by Ryan Leeds
Very little is sacred when you’re in the presence of Nina Conti, a multi-award winning ventriloquist currently in a two-week engagement at the Barrow Street Theater titled Nina Conti: In Your Face. It marks the first time that she’s performing in the U.S. after slaying audiences on the West End. It’s always a tricky gamble on whether British comedy will translate to American audiences and I’m relieved to say that it does so in a way that is hugely irreverent and funny.
Before you rolls your eyes with boredom and disinterest over the word “ventriloquist,” take heart and know that Conti is already aware of your prejudice towards what many consider lowbrow, hack entertainment. Although it appears to be completely effortless, she works hard to turn the pejorative profession around and succeeds with flying colors.
Conti, a fit, slender, forty-something who looks like the traditional girl next door, opens her solo show by informing the audience that the show is 90 percent unscripted so it’s a new show every night “so if it’s shit tonight, come back tomorrow night,” she jokes in her posh accent.
Next, we’re introduced to “Monk,” a foul-mouthed monkey that Conti makes so life-like that it’s nearly impossible to believe we’re watching an inanimate object. Monk makes every attempt to insult audience members he connects with, labeling them as “boring” and “do-good fucks,” among others. At one point, “Monk” hypnotizes Conti and stares endlessly at the audience. Never before has a nylon hand puppet been so simultaneously creepy and hilarious. During another portion of the show, Conti crawls into a life-size bag and allows the audience to ask random questions of “Monk.” Questions like, “Will you go home with me?” and “What do you think of Trump”? are posed with quick-witted responses delivered at light speed.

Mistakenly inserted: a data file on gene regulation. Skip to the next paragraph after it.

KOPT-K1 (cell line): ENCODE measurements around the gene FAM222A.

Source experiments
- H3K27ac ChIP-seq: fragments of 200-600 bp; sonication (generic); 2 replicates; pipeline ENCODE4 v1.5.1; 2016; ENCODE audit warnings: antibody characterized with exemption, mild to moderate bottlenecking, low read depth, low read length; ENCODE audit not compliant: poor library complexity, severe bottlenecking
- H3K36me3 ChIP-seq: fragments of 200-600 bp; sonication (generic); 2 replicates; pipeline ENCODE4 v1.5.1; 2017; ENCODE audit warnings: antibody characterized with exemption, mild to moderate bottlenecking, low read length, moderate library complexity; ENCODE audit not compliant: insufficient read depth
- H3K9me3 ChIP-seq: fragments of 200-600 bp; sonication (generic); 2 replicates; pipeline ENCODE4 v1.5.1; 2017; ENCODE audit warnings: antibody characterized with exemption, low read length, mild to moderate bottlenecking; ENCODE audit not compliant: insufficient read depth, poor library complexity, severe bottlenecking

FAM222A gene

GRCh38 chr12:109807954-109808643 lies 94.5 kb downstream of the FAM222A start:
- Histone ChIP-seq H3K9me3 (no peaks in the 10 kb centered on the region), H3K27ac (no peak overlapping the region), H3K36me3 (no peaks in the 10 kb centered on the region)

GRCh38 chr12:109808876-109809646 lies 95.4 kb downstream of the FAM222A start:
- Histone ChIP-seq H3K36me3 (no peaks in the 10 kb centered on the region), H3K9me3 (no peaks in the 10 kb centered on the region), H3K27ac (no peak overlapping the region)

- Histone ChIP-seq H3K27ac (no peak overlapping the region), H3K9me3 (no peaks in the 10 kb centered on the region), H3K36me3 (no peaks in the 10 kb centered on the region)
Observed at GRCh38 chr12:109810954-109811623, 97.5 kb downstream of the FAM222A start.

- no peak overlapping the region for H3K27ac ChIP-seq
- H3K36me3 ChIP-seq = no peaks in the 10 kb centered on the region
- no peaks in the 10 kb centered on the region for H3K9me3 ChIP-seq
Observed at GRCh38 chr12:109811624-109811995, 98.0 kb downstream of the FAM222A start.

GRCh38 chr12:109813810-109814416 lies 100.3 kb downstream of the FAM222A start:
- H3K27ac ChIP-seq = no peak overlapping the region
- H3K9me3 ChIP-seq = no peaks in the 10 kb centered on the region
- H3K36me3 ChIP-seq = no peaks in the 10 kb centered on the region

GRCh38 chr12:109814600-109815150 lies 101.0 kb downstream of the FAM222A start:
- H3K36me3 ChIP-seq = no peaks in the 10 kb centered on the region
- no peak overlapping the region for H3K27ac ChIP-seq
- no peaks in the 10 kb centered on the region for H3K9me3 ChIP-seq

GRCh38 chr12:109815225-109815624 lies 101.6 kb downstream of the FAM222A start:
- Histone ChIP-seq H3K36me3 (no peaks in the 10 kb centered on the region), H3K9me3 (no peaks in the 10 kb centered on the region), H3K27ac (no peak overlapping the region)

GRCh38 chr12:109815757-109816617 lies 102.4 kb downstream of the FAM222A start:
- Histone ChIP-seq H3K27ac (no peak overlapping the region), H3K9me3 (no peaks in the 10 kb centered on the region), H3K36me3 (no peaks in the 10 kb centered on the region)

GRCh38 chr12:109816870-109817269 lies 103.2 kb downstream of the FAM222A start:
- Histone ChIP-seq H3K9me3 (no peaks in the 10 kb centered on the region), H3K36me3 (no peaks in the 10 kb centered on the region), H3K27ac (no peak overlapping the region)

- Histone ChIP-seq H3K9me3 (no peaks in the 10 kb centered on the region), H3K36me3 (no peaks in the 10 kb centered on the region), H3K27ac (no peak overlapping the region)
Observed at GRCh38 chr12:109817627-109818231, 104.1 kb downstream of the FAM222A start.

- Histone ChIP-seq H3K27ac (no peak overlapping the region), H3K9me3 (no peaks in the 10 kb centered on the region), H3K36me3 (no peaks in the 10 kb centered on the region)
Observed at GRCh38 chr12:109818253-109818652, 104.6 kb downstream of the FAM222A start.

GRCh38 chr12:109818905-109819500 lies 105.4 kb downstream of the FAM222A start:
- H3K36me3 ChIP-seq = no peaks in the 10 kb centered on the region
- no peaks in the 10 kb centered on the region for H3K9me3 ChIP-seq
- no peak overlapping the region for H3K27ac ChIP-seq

It’s only the beginning for audience participation, though, and if you don’t want to be called onstage, you’d better sit near the back. Conti wrangles guests to the stage and dresses them in face masks. She’s able to control their mouth movement with a gadget resembling a remote control. In this way, she can literally put words in their mouths. At this performance, several eager audience members were called to the stage to create the following characters: An IT Tech guru, city advocate, salty Russian Émigré, and a disgruntled Scotsman. Conti astonishes with her dexterity, both physically and vocally and each of her voices is distinctly different. It’s even more of a feat for her to remember all of their details and weave them into a continuous dialogue, all while switching voices.
Conti’s brand of humor is sarcastic, smart, and bone dry. At times, it can be a bit cringe worthy. One of her volunteers, whom she had trouble understanding was met with the response, “I don’t quite understand you. Is that an American accent? Or is that sort of speech impediment?” He did, in fact have a speech impediment so the audience was left to question whether or not it was safe to laugh. Yet whether she’s hiding behind the guise of Monk or ad-libbing her facemask characters, it’s easy to see that Conti means no harm with her comedy style. Though derisive on the surface, she clearly enjoys laughing with her audience rather than at them and the result is a win/win situation.
Cute animal puppets and animated faces might lead folks into thinking that this is suitable for families, but don’t be misled; Conti pulls no punches and rarely edits anything that her characters say so it’s best to find a babysitter for the night.
The show runs a bit over an hour making for a quick but incredibly worthwhile night of entertainment. Americans have long embraced our artistic friends from across the pond and Conti is a refreshing addition. Her Brit brand of humor is certain to win the accolades of even hardened New Yorkers.
Nina Conti: In Your Face
Barrow Street Theatre
27 Barrow Street, NYC
Through December 23
Ryan Leeds is a freelance theater journalist who lives in Manhattan. He is the Chief Theater Critic for Manhattan Digest and a frequent contributor to Dramatics Magazine. Follow him on Twitter @Ry_Runner or on Facebook.